♥~ 1913 – Danny Kaye (David Daniel Kaminski) comedian, dancer, singer, actor: Hepburn’s 1969 movie The Madwoman of Chaillot was the last feature film for comedian Danny Kaye, known for physical humor and fast-talking wordplay, also starred in White Christmas and The Court Jester, as well as a 1960′s variety show on CBS.
♥~ 1955 – Kevin Costner actor: Field of Dreams, JFK, The Bodyguard, The Untouchables, Waterworld, The Postman, Thirteen Days; Academy Award- winning director: Dances with Wolves ; builder of controversial entertainment complex on sacred Lakota Indian land in Black Hills of South Dakota
★~ Good to Know: Chinese Foods food that have no relationship to China.
♥~ Who is General Tso? Or Gao? Tso brutally held China together, 20 million people died in the Taiping Rebellion. So as you can gather he was too busy warding off rebellions to be cooking. This recipe is strictly American.
♥~ Crab Wontons: Nobody eats cheese in China. Why? Lactose intolerant. (almost nobody–I’m sure some people eats cheese)
♥~ Chop Suey: Refrigerator garbage. It is said that some Chinese cook working during the Gold Rush served it as a personal “Screw you” to some drunk American miners.
♥~ Pu Pu Platter: It’s nothing but fried, greasy egg rolls, spare ribs, chicken wings and beef teriyaki—which isn’t even Chinese!
♥~ Sweet ‘n’ Sour Pork: Chunks of pork, battered, deep-fried and slimed in a thick orange sauce. There are obvious Southern barbecue influences here.
♥~ Salad: The Chinese cook their food. Dysentery is a concern….
♥~ Egg Rolls: Does anyone eat these? They are bad fake for the genuine Chinese spring rolls, which are smaller, thin and crispy—edible.
♥~ Beef and broccoli: It’s a good dish but not Chinese—they don’t have Western broccoli in the East.
♥~ Fortune cookies: Another ploy to amuse Westerners. Chinese people eat something more fortuitous for dessert: oranges. They’re good luck.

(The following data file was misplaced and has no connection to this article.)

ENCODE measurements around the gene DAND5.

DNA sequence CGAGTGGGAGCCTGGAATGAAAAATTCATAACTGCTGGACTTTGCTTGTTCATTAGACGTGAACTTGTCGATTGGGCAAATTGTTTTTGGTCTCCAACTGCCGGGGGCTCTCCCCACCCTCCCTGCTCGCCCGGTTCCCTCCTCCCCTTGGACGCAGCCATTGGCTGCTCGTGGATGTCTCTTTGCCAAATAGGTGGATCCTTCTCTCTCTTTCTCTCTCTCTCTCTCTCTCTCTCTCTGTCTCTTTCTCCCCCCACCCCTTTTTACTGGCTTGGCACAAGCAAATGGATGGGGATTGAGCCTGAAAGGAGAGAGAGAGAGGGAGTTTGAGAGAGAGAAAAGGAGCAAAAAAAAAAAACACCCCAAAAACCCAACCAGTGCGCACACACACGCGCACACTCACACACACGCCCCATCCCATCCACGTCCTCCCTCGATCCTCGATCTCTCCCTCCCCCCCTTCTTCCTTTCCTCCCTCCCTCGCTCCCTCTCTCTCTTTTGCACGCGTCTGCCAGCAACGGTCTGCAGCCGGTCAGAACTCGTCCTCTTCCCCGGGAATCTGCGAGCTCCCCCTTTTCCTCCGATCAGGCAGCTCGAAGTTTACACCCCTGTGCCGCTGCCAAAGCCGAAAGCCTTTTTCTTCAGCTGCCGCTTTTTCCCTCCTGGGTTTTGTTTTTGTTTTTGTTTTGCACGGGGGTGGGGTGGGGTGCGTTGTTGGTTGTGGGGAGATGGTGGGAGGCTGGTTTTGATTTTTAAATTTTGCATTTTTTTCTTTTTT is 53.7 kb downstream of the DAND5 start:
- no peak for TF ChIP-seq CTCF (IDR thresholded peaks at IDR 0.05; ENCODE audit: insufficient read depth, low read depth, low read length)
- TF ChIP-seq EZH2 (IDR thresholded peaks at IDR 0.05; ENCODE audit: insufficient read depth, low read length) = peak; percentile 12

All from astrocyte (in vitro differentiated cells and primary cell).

It is 13 above in Chicago and it feels like 6. This morno, I headed out to check-in campers working my way through the ice, snow, a broken gate, and stuck garage door. Sometimes, I feel like I’ve been exiled to Siberia. After I greeted the camper and family (cheerfully! who wants to leave their pup with a grump)I worked my way back inside with excited campers, their gear, coaxing a garage door down, and stabilizing the gate so it does not fall on us, while walking with a determined commitment not to fall. My hearty heavy coated young campers love this weather and, will want water after a romp, so water bowls have to be carried outside (frozen pipes). I love what I do, but like any other job it has its challenges. Winter is one of them.
My teen seems to be having a wonderful time in NOLO. I don’t hear much from him while he’s on the road. A picture every now and then, or a charge on my debt card. He did call last night and ask where I hid his ties. Problem solved. I’m always reassured to know if he has a problem, he’ll be in touch. It was a real trick packing dress clothes for him. Of-course, I reminded him to hang up his clothes immediately (ad nauseam) every mother says that and every kid leaves them folded in the suitcase. Wrinkles don’t concern me under normal circumstance. Cole had never seen me iron. However, I’m worried about my reputation as a Mother. You know, the kind of Mom who lets her kid attend a rehearsal dinner and wedding in a wrinkled dress shirt. Ok, I’m not losing sleep. But I like to pretend to be concerned for my sweet mothers sake. I folded his shirts in bubble wrap. My idea, not the internet. Bubble wrap is fun and might keep the shirts from wrinkling. Tissue paper is so yesterday.
What’s new in your corner of the woods?
Odd Loves Company!